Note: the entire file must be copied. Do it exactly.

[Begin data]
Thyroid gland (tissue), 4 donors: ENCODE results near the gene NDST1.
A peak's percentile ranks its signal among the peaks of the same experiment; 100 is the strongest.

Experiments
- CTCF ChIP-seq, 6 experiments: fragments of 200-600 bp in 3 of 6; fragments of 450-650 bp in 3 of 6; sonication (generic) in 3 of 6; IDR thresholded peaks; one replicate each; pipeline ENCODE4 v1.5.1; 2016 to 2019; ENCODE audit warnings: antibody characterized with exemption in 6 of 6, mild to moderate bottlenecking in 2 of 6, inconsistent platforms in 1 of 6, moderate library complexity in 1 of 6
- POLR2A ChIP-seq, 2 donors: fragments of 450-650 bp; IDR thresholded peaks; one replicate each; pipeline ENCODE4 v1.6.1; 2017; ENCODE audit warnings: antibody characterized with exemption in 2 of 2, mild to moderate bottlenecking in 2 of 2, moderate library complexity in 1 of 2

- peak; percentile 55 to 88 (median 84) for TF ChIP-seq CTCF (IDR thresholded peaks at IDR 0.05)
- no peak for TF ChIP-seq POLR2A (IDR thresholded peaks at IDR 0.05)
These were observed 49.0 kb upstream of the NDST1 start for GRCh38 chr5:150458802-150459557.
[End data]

Thyroid gland (tissue), 4 donors: ENCODE results near the gene NDST1.
A peak's percentile ranks its signal among the peaks of the same experiment; 100 is the strongest.

Experiments
- CTCF ChIP-seq, 6 experiments: fragments of 200-600 bp in 3 of 6; fragments of 450-650 bp in 3 of 6; sonication (generic) in 3 of 6; IDR thresholded peaks; one replicate each; pipeline ENCODE4 v1.5.1; 2016 to 2019; ENCODE audit warnings: antibody characterized with exemption in 6 of 6, mild to moderate bottlenecking in 2 of 6, inconsistent platforms in 1 of 6, moderate library complexity in 1 of 6
- POLR2A ChIP-seq, 2 donors: fragments of 450-650 bp; IDR thresholded peaks; one replicate each; pipeline ENCODE4 v1.6.1; 2017; ENCODE audit warnings: antibody characterized with exemption in 2 of 2, mild to moderate bottlenecking in 2 of 2, moderate library complexity in 1 of 2

- peak; percentile 55 to 88 (median 84) for TF ChIP-seq CTCF (IDR thresholded peaks at IDR 0.05)
- no peak for TF ChIP-seq POLR2A (IDR thresholded peaks at IDR 0.05)
These were observed 49.0 kb upstream of the NDST1 start for GRCh38 chr5:150458802-150459557.